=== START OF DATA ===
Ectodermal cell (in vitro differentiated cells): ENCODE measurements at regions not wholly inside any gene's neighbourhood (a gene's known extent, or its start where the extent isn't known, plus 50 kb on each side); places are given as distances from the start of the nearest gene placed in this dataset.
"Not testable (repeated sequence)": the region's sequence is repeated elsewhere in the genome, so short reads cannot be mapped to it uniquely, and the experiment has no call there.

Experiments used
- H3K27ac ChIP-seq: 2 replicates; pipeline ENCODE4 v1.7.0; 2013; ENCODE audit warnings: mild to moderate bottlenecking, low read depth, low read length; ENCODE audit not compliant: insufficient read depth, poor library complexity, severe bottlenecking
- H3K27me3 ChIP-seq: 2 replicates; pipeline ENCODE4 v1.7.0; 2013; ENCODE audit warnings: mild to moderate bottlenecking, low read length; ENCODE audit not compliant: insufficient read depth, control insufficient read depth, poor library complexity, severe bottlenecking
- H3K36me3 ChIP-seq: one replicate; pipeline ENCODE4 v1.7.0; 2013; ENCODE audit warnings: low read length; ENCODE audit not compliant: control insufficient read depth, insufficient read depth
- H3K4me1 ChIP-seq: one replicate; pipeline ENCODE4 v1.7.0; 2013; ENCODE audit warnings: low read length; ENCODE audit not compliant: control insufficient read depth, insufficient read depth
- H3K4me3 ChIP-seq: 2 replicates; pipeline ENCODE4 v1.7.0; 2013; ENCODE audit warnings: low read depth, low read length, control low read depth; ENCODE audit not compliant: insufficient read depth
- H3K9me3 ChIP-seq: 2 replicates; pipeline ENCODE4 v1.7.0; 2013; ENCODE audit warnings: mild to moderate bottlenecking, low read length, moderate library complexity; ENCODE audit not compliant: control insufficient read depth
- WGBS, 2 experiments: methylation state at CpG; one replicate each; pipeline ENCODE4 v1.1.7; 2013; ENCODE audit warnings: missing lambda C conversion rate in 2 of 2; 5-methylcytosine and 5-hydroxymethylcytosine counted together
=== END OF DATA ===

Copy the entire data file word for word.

Ectodermal cell (in vitro differentiated cells): ENCODE measurements at regions not wholly inside any gene's neighbourhood (a gene's known extent, or its start where the extent isn't known, plus 50 kb on each side); places are given as distances from the start of the nearest gene placed in this dataset.
"Not testable (repeated sequence)": the region's sequence is repeated elsewhere in the genome, so short reads cannot be mapped to it uniquely, and the experiment has no call there.

Experiments used
- H3K27ac ChIP-seq: 2 replicates; pipeline ENCODE4 v1.7.0; 2013; ENCODE audit warnings: mild to moderate bottlenecking, low read depth, low read length; ENCODE audit not compliant: insufficient read depth, poor library complexity, severe bottlenecking
- H3K27me3 ChIP-seq: 2 replicates; pipeline ENCODE4 v1.7.0; 2013; ENCODE audit warnings: mild to moderate bottlenecking, low read length; ENCODE audit not compliant: insufficient read depth, control insufficient read depth, poor library complexity, severe bottlenecking
- H3K36me3 ChIP-seq: one replicate; pipeline ENCODE4 v1.7.0; 2013; ENCODE audit warnings: low read length; ENCODE audit not compliant: control insufficient read depth, insufficient read depth
- H3K4me1 ChIP-seq: one replicate; pipeline ENCODE4 v1.7.0; 2013; ENCODE audit warnings: low read length; ENCODE audit not compliant: control insufficient read depth, insufficient read depth
- H3K4me3 ChIP-seq: 2 replicates; pipeline ENCODE4 v1.7.0; 2013; ENCODE audit warnings: low read depth, low read length, control low read depth; ENCODE audit not compliant: insufficient read depth
- H3K9me3 ChIP-seq: 2 replicates; pipeline ENCODE4 v1.7.0; 2013; ENCODE audit warnings: mild to moderate bottlenecking, low read length, moderate library complexity; ENCODE audit not compliant: control insufficient read depth
- WGBS, 2 experiments: methylation state at CpG; one replicate each; pipeline ENCODE4 v1.1.7; 2013; ENCODE audit warnings: missing lambda C conversion rate in 2 of 2; 5-methylcytosine and 5-hydroxymethylcytosine counted together